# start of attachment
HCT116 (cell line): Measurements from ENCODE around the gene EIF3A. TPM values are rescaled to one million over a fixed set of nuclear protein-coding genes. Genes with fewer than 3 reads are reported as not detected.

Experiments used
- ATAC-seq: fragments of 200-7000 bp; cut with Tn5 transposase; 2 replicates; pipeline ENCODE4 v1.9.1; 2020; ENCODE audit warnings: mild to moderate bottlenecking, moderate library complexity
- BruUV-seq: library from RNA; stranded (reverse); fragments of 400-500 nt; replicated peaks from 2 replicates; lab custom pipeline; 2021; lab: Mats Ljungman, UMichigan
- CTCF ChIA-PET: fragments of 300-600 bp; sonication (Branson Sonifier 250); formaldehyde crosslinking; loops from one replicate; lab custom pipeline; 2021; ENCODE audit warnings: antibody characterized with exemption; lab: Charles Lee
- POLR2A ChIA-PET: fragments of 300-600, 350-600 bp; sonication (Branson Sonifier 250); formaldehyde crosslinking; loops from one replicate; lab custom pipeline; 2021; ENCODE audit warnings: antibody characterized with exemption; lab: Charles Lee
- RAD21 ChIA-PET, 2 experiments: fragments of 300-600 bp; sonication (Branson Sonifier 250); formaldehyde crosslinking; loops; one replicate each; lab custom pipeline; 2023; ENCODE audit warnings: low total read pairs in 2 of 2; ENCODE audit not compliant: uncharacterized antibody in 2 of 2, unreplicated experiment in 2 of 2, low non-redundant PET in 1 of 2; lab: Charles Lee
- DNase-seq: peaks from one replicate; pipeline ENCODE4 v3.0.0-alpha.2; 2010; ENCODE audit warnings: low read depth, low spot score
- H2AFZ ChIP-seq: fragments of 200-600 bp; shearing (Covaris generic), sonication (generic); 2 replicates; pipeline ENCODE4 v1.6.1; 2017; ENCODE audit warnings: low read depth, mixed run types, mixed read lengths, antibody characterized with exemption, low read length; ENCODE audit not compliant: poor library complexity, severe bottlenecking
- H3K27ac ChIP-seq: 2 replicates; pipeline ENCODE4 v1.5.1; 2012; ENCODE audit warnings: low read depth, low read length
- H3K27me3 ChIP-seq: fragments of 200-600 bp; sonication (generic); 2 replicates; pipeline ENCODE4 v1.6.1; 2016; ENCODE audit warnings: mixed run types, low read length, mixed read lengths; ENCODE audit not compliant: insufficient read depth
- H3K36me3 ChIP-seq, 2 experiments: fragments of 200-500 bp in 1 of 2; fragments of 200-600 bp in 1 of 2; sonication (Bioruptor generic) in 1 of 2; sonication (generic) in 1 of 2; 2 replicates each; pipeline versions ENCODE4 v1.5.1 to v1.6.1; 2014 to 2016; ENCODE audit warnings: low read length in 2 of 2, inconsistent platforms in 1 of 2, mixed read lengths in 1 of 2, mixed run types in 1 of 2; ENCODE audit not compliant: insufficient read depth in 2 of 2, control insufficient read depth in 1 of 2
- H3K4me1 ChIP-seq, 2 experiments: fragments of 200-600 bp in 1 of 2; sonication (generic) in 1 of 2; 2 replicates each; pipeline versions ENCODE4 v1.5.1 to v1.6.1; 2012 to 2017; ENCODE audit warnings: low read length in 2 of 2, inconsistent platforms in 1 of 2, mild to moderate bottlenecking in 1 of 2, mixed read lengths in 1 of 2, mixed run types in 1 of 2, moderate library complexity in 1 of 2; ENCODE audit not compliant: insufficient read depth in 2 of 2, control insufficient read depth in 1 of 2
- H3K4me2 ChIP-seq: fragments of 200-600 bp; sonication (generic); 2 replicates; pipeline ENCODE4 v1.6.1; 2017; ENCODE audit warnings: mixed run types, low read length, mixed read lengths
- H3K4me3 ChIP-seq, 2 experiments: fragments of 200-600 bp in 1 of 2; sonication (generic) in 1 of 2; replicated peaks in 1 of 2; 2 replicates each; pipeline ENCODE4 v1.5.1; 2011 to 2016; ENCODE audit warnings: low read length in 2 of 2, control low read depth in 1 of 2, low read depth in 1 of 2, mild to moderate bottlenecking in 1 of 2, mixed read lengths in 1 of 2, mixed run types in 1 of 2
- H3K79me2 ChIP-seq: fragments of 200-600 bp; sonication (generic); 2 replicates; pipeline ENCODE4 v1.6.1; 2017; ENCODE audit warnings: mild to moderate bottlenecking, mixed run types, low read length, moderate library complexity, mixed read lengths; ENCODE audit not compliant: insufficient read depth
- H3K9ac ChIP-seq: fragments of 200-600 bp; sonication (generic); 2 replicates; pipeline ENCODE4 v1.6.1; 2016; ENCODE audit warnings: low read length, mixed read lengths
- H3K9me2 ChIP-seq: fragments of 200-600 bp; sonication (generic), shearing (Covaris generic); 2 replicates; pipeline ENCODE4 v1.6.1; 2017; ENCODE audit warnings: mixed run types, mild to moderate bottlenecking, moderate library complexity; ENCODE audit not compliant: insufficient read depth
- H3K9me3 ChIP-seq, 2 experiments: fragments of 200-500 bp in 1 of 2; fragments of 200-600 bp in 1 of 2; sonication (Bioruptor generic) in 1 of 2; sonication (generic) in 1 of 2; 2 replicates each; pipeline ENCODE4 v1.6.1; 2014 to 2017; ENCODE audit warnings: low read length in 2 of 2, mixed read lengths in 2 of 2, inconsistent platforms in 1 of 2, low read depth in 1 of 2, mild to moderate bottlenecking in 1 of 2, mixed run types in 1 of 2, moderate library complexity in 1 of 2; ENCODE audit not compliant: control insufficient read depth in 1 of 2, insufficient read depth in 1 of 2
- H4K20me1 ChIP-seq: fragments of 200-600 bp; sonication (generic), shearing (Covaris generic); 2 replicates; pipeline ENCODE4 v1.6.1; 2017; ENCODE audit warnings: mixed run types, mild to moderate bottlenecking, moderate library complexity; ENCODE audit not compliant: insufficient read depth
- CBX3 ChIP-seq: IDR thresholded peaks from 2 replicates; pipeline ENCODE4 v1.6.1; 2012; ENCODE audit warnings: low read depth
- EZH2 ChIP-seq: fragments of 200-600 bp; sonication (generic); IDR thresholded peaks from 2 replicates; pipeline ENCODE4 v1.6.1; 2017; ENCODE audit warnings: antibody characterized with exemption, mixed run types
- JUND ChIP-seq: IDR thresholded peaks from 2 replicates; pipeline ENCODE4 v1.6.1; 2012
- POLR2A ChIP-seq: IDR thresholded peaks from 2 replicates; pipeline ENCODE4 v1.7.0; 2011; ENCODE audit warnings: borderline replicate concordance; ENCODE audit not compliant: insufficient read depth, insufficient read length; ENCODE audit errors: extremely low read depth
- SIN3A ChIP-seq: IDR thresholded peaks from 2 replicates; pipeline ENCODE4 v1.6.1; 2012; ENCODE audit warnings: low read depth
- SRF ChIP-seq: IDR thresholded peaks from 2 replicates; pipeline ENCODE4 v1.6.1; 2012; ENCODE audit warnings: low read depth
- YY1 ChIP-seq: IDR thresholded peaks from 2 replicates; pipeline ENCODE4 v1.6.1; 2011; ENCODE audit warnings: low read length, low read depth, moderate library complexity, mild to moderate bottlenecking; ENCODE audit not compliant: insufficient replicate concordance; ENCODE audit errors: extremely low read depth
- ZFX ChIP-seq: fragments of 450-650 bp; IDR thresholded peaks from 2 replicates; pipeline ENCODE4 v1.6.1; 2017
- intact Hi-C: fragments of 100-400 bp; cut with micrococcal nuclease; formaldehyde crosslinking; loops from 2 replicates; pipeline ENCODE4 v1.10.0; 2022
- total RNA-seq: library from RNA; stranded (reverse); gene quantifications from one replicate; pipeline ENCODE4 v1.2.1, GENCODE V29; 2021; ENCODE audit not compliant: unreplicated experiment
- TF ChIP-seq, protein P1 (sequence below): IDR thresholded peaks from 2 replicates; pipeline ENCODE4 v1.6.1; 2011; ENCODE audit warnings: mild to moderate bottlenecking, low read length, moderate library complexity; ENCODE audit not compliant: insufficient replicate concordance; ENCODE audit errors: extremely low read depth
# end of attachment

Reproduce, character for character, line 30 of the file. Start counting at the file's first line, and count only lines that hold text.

- total RNA-seq: library from RNA; stranded (reverse); gene quantifications from one replicate; pipeline ENCODE4 v1.2.1, GENCODE V29; 2021; ENCODE audit not compliant: unreplicated experiment